Sickle-cell disease is successfully treated in mice. The mice – which have essentially the same defect that causes sickle cell disease in humans – through the use a viral vector, were made to express the production of fetal hemoglobin (HbF), which normally ceases to be produced by an individual shortly after birth. In humans, the use of hydroxyurea to stimulate the production of HbF has long been shown to temporarily alleviate the symptoms of sickle cell disease. The researchers demonstrated this method of gene therapy to be a more permanent means to increase the production of the therapeutic HbF.
In 1992 Doctor Claudio Bordignon working at the Vita-Salute San Raffaele University, Milan, Italy performed the first procedure of gene therapy using hematopoietic stem cells as vectors to deliver genes intended to correct hereditary diseases. In 2002 this work led to the publication of the first successful gene therapy treatment for adenosine deaminase-deficiency (SCID). The success of a multi-center trial for treating children with SCID (severe combined immune deficiency or "bubble boy" disease) held from 2000 and 2002 was questioned when two of the ten children treated at the trial's Paris center developed a leukemia-like condition. Clinical trials were halted temporarily in 2002, but resumed after regulatory review of the protocol in the United States, the United Kingdom, France, Italy, and Germany.
In 1993 Andrew Gobea was born with severe combined immunodeficiency (SCID). Genetic screening before birth showed that he had SCID. Blood was removed from Andrew's placenta and umbilical cord immediately after birth, containing stem cells. The allele that codes for adenosine deaminase (ADA) was obtained and was inserted into a retrovirus. Retroviruses and stem cells were mixed, after which the viruses entered and inserted the gene into the stem cells' chromosomes. Stem cells containing the working ADA gene were injected into Andrew's blood system via a vein. Injections of the ADA enzyme were also given weekly. For four years T cells (white blood cells), produced by stem cells, made ADA enzymes using the ADA gene. After four years more treatment was needed.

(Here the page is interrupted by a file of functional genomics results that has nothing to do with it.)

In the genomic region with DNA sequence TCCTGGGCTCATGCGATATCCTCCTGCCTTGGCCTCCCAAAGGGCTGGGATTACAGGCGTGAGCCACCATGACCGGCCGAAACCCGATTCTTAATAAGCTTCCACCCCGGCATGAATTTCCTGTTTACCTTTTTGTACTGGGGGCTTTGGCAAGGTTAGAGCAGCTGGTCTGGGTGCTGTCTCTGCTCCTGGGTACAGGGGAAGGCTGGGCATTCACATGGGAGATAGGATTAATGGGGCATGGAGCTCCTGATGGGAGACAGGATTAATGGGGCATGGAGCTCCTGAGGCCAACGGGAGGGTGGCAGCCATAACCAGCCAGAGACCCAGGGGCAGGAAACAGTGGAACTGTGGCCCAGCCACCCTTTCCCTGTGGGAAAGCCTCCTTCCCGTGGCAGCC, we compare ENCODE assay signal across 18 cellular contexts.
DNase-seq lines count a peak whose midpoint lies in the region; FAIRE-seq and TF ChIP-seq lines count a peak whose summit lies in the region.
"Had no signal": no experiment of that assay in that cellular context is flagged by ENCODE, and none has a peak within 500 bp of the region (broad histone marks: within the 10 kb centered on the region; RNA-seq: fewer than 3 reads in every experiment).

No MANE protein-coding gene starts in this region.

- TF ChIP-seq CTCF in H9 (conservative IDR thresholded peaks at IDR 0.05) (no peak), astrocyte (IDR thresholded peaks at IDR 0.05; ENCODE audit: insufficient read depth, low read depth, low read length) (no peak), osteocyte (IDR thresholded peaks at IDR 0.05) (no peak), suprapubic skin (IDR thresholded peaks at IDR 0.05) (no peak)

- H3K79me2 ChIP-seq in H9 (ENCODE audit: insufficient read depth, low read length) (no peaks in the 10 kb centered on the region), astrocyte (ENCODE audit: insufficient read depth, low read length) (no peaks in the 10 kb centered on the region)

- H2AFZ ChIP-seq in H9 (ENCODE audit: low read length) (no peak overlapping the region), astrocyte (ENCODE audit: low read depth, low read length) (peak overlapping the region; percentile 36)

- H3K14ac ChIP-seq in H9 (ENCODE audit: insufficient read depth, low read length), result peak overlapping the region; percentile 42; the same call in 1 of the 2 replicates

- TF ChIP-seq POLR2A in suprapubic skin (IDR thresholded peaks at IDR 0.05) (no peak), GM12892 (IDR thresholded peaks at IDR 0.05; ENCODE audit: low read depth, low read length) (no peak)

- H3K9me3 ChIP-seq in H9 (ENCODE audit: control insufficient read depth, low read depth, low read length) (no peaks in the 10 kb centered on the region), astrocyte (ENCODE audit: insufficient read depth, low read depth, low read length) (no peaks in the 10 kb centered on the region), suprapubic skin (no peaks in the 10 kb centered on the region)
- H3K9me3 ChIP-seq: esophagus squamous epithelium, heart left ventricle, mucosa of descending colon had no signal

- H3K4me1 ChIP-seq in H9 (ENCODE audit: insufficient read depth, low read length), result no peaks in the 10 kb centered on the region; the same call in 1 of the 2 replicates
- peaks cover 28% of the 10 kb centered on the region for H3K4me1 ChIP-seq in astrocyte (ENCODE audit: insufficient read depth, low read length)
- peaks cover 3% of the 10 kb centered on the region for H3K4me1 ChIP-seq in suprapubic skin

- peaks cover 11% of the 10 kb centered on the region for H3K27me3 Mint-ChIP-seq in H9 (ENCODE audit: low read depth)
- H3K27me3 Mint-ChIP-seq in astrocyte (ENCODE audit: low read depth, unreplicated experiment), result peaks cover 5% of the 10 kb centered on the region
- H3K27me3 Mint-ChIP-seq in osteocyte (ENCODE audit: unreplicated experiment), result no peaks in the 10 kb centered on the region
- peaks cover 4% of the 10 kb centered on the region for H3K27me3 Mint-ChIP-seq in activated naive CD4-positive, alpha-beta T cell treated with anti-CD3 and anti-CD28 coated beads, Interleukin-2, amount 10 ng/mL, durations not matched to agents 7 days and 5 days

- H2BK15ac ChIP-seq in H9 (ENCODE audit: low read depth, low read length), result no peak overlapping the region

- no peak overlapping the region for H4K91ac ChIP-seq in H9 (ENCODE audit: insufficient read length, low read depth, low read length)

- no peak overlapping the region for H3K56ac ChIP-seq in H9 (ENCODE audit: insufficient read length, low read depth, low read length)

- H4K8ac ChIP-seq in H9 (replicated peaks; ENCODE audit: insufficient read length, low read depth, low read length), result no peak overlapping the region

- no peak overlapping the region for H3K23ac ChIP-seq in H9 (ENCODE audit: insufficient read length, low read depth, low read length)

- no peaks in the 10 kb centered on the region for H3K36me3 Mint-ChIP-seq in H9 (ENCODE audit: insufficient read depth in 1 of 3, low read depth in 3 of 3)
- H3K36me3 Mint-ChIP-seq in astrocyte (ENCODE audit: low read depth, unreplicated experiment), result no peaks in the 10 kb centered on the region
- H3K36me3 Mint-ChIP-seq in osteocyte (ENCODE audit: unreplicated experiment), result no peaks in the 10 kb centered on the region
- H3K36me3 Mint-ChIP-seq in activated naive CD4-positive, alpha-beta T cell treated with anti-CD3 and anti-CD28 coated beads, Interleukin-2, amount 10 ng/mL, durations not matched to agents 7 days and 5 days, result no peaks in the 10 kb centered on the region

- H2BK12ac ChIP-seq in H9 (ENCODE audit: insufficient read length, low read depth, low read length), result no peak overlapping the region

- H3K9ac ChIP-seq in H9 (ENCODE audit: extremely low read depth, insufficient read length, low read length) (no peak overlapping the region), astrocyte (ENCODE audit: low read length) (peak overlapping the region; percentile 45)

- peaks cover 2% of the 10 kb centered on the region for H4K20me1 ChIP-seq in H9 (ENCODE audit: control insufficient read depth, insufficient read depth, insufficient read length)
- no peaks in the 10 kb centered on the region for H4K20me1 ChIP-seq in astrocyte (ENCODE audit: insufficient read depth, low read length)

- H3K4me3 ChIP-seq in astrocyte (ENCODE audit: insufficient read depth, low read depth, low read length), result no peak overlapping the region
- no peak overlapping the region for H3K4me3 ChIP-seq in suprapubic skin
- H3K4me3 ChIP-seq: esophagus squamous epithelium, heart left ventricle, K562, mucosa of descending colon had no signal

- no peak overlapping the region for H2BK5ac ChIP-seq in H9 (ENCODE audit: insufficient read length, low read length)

The 1999 death of Jesse Gelsinger in a gene therapy clinical trial resulted in a significant setback to gene therapy research in the United States. As a result, the U.S. FDA suspended several clinical trials pending the re-evaluation of ethical and procedural practices in the field.
In 2003 a University of California, Los Angeles research team inserted genes into the brain using liposomes coated in a polymer called polyethylene glycol. The transfer of genes into the brain is a significant achievement because viral vectors are too big to get across the blood–brain barrier. This method has potential for treating Parkinson's disease.